And finally, the Title Text: Randall likes to speculate what the world would look like if humans could see radio waves, gamma waves, etc. Such a thought experiment would be pretty abstract due to the total lack of a frame of reference (since everything outside the visible light spectrum is by definition invisible and thus beyond human optical perception), but for many people, that's also what makes it enticing. Randall immediately turns this profound train of thought around with a crude joke that he wants to know what the viewer's sister would look like in the nude, an activity for which x-rays would be useful.

## Transcript

[Everything is one big panel.]
The Electromagnetic Spectrum
These waves travel through the electromagnetic field. They were formerly carried by the aether, which was decommissioned in 1897 due to budget cuts.
Other waves:
• Slinky waves [Cueball and Megan hold the ends of a tangled slinky.]
• Sound waves [There is a snippet of a frequency band. Between 20 Hz and 20 KHz is labeled "Audible Sound." Towards the top is a line labeled "That high-pitched noise in empty rooms."]
• The wave [A row of people does a wave.]
[Three parallel scales are across the bottom. The first is lambda (m), ranging from 100Mm to 100fm; second is f (Hz), which starts at 1 Hz and reaches 100 THz about 2/3 of the way along, after which the labels read "other entertaining greek prefixes like peta- exa- and zappa-;" last is Q (Gal^2/Coloumb), whose labels are 17, 117, pi, 17, 42, phi, e^pi-pi, -2, 540^50, and 11^2. Above the scales and lined up accurately with the first two are the following:]
• Power & Telephone (100Mm to 1km)
• Radio & TV (1km to somewhere between 1m and 10cm); above that are many boxes showing subranges (AM, VHF, UHF, 24/7 NPR pledge drives, a very thin band for the space rays controlling Steve Ballmer, 99.3 "The Fox," 101.5 "The Badger," 106.3 "The Frightened Squirrel," cell phone cancer rays, CIA, ham radio, kosher radio, shouting car dealership commercials.)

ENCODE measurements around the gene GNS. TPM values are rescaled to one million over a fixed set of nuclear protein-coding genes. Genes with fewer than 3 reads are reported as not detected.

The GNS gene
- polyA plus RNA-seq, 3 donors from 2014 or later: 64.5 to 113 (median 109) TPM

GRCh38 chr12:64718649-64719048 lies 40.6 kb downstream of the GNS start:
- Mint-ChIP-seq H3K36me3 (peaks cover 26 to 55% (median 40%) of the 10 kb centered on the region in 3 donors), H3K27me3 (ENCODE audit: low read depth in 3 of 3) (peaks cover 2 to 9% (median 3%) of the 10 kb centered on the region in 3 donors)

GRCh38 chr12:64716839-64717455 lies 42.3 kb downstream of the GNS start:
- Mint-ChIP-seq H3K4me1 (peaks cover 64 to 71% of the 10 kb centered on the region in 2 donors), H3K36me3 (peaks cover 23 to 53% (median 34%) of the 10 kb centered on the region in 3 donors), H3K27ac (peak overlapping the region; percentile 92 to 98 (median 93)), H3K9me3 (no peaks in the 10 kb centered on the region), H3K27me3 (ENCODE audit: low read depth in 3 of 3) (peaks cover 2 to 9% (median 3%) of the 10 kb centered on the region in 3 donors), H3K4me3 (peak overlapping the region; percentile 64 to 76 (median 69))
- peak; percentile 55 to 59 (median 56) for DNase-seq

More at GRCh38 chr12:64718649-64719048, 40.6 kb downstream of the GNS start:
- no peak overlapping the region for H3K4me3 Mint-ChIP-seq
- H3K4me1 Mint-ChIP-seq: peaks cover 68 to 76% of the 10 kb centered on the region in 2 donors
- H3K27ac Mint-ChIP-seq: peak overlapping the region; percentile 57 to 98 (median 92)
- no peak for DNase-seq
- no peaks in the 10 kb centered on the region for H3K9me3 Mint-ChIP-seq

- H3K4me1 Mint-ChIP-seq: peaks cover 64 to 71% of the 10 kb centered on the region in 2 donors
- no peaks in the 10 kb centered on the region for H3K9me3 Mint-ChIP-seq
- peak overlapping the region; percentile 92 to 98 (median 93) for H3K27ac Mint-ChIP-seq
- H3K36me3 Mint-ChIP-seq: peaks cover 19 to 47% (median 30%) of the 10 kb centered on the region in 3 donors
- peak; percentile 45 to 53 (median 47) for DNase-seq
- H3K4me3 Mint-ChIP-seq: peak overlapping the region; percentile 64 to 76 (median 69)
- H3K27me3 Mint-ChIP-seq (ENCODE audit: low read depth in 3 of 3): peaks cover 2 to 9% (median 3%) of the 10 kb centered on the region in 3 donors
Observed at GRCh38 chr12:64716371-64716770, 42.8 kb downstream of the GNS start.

• Microwaves (a bit more than 10cm to a bit more than 1mm); it also has subranges (aliens, just below SETI, wifi, FHF, brain waves, sulawesi, gravity)
• Toasters (about 1mm to about 100 micrometers)
• IR (about 100 micrometers to somewhere between 1 micrometer and 1 nm); above that is a bell graph labeled "Superman"s heat vision," with a motorcycle driving up the left side labeled "Jack Black's Heat Vision."
• Visible light (and, under it, visible dark); above that is a bell graph labeled "sunlight." There's a breakout chart above it showing the visible spectrum from 700nm (red) to 450nm (violet). There's an arrow pointing to where octarine would be, somewhere off to the side. Above that are bars showing the absorption spectra for hydrogen, helium, Depends(R) (yellow only), and Tampax(R) (red only).
• UV (about 100nm to about 10nm)
• Miller Light (a thin bar around 10nm)
• An unlabeled section with a thin line above it showing the frequency of the main death star laser
• A blocked-off portion labeled "Censored Under Patriot Act."
• X-rays (from about 1nm to about 10pm); a line above shows the frequency of mail-order x-ray glasses. Somewhere vaguely above the 10pm mark is a potato.
• Gamma/cosmic rays (10pm and smaller); above that is a bar marked Sinister Google Projects that also trails off into higher frequencies, and blogorays, which are slightly lower.

# Discussion

"Light particles were formerly carried by the aether, which was decommissioned in 1897 due to budget cuts." Ohh, this is so INCOMPLETE, just read the comic, I still laughing and I can't stop. --Dgbrt (talk) 18:20, 6 July 2013 (UTC)

Now why did Randall Munroe go with the old 1960s notion of putting gamma/cosmic rays at the high end of the spectrum. Back then certain events in detectors were thought to be caused by photons of higher frequency than gamma rays, but now those are known to instead be made by very energetic charged nuclei not electromagnetism. Thus "cosmic rays" not part of EM spectrum at all. --RalphSiegler (talk) 15:07, 7 July 2013 (UTC)

Any help here is welcome!